It sort of happens by accident. Then you find yourself doing it. I’m just compelled by that. I’m just compelled to…when you’re writing a song you’re trying to give someone a visual with your storytelling. I like to pick powerful colors. Obviously it’s more powerful to say to someone in a lyric that something is blood red, that the cherries were blood red…rather than the sand was taupe [laughs].
You’re trying to really excite [the listeners] and suck them into the story. You have to have some candy to put in front of them. Like “Icky Thump” for example-there’s candy cane. And when you say candy cane, people think red and white. Then there’s black rum. Now you’ve got two different things. You’ve got something that’s dark, mysterious…maybe on the bad side of the tracks. Black rum. Then there’s the candy cane, which is sweet and childish. You try to bring up both for people and see which one they’ll latch onto.
One of the lines that really sticks out on the record is, “It’s safe to say that someone out there’s got a problem with almost anything you’ll do,” from “300 mph Torrential Outpour Blues.” That line seems to be pointed at the Detroit scene that has both nurtured and criticized you. Have you become less concerned with what that indie/hip audience has to say?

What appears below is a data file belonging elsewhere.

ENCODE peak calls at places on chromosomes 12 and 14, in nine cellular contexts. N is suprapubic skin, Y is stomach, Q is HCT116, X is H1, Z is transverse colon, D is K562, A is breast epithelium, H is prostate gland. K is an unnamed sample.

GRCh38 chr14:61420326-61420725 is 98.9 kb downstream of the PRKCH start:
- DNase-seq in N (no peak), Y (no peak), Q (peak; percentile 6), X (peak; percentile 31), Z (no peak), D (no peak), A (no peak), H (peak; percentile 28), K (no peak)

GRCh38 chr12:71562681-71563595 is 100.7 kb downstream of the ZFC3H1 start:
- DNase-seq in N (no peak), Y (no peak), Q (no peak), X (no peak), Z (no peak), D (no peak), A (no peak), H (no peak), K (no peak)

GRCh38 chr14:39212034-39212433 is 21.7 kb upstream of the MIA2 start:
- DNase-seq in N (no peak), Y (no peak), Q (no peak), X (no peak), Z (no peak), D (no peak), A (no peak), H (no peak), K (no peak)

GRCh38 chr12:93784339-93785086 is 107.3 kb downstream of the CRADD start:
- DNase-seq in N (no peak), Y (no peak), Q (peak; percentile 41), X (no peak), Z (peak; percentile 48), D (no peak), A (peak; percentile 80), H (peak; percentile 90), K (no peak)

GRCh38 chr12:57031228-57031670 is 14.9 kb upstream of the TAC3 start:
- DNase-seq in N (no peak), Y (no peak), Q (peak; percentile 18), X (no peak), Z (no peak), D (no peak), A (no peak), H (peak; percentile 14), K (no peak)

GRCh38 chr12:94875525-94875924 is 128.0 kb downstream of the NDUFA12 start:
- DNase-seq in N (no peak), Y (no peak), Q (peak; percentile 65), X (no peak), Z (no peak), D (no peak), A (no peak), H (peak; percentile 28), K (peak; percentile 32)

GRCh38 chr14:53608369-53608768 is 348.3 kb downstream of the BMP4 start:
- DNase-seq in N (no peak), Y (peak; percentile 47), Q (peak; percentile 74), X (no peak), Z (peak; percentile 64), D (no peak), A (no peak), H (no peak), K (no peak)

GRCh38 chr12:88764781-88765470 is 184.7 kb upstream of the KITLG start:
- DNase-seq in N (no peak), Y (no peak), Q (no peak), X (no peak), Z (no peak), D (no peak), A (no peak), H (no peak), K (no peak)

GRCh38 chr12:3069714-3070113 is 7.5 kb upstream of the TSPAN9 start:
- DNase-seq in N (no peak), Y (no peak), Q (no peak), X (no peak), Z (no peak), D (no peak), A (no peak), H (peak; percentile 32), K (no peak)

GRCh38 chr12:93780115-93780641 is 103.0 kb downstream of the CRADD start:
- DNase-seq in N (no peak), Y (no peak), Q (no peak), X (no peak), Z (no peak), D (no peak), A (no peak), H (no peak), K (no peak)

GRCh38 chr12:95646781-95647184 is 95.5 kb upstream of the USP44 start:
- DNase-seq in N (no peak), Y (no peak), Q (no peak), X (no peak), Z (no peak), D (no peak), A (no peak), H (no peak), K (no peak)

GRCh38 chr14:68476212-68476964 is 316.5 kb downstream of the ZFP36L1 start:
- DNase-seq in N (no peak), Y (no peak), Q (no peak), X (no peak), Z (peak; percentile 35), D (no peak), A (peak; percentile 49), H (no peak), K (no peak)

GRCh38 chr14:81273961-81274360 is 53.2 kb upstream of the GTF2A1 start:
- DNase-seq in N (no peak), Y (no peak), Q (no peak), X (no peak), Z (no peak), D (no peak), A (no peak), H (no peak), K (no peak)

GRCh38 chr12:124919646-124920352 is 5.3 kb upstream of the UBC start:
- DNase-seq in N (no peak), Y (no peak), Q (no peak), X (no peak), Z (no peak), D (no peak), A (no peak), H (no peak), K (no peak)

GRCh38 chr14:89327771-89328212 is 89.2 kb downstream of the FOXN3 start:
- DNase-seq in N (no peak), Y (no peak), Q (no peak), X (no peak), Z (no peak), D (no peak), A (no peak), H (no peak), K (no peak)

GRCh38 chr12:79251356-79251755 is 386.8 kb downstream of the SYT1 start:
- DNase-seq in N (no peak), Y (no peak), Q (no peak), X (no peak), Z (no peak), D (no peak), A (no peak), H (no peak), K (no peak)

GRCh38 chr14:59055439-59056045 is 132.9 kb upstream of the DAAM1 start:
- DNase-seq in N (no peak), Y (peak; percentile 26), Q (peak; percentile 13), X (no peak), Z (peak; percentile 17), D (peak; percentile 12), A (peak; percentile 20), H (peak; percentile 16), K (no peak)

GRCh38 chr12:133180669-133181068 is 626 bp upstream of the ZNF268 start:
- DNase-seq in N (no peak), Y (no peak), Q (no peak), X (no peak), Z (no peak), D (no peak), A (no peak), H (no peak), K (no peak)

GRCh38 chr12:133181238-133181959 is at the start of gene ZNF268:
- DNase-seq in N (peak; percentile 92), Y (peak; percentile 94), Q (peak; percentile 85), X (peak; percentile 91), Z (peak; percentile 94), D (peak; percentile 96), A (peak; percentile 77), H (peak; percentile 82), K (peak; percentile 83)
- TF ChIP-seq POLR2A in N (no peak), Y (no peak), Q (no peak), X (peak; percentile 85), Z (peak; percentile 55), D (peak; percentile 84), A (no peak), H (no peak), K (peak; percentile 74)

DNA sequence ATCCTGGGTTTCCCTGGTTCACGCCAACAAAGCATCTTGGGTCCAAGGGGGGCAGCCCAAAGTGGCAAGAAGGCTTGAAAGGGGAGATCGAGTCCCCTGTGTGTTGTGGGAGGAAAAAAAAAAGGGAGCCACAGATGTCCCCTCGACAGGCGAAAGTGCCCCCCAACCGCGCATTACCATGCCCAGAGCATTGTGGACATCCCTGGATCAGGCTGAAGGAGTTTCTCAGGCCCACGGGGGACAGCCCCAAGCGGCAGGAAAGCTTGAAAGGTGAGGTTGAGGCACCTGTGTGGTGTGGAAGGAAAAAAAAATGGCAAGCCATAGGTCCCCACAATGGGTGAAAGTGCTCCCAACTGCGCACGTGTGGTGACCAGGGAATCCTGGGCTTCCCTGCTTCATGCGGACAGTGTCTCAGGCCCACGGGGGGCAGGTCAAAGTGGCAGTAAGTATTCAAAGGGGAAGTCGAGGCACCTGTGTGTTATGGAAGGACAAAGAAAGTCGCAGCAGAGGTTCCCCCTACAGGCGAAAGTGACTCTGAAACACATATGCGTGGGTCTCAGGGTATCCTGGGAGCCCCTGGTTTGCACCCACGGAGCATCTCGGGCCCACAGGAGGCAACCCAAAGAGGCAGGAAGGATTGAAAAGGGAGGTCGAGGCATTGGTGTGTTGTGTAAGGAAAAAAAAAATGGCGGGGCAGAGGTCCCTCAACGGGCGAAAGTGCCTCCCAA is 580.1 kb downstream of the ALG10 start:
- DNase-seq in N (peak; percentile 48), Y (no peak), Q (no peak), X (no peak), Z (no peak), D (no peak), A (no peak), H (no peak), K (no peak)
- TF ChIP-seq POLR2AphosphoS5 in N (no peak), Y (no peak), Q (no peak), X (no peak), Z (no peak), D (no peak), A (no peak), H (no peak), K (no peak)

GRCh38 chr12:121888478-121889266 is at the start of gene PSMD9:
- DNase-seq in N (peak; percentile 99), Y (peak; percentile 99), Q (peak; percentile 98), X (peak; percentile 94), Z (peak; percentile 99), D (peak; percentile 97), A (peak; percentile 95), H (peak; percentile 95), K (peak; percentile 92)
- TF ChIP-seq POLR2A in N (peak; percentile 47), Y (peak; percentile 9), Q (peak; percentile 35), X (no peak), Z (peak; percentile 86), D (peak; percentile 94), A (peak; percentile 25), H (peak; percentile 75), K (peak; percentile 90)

Yeah, sort of the garage rock community where we came from…that style of music…the way that they look at music is not what you would call the most loyal [laughs] basis-the most supportive and loyal basis-to work in. It’s a very strange environment. You have to sort of hop from one foot to the next all the time to try to make sense. There are a lot of record collectors and a lot of obscurists [sic]-people who have built up in their head this punk ideal of what songwriting and performing is that’s “real.”
But as we all know, to be real sometimes you have to be completely fake to get something real across, and vice versa. So after 10 years of it, I think it was just time for us to find a little more of a safe haven for us to create, because it always seemed like we were just throwing it to the snakes. For example, every time we had an album, every time we had a tour, it was a completely different audience. Every tour, I mean nobody would stick around for more than one album. And that’s what happens in that environment. If you’re a punk rocker and you’re playing in front of a hundred kids and they love you to death…if your next album sells a million copies, those kids ain’t gonna come to your show. And that’s the same for that garage stuff too. Those hipsters are all very fickle. So it’s not the best place to create in the long run [laughs].